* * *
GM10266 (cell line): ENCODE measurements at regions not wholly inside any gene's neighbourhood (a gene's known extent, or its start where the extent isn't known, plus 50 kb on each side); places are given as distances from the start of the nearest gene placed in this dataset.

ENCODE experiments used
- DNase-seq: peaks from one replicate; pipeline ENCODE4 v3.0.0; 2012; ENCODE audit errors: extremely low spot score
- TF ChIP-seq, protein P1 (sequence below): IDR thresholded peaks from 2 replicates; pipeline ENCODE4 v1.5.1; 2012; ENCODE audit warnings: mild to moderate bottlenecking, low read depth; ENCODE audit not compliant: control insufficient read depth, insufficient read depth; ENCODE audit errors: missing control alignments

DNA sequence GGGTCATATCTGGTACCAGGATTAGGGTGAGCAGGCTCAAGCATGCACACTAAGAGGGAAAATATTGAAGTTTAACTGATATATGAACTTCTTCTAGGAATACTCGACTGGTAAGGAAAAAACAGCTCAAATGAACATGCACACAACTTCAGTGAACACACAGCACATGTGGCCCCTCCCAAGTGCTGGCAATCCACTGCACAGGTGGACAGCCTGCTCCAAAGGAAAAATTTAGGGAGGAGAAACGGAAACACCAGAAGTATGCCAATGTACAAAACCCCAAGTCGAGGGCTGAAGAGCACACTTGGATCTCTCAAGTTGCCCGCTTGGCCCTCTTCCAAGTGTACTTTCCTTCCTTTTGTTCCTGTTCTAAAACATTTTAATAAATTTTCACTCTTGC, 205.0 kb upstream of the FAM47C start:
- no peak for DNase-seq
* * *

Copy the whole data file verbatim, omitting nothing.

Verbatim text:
GM10266 (cell line): ENCODE measurements at regions not wholly inside any gene's neighbourhood (a gene's known extent, or its start where the extent isn't known, plus 50 kb on each side); places are given as distances from the start of the nearest gene placed in this dataset.

ENCODE experiments used
- DNase-seq: peaks from one replicate; pipeline ENCODE4 v3.0.0; 2012; ENCODE audit errors: extremely low spot score
- TF ChIP-seq, protein P1 (sequence below): IDR thresholded peaks from 2 replicates; pipeline ENCODE4 v1.5.1; 2012; ENCODE audit warnings: mild to moderate bottlenecking, low read depth; ENCODE audit not compliant: control insufficient read depth, insufficient read depth; ENCODE audit errors: missing control alignments

DNA sequence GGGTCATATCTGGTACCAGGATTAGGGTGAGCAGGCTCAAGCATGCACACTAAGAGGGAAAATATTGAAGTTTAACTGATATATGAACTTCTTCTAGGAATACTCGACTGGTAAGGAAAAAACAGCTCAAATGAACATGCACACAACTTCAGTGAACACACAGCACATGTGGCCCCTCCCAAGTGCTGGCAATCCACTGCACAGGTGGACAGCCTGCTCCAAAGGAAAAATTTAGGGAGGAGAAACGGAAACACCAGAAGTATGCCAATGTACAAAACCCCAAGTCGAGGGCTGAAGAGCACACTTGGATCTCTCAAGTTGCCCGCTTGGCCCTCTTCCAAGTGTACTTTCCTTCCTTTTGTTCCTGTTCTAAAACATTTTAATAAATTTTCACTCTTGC, 205.0 kb upstream of the FAM47C start:
- no peak for DNase-seq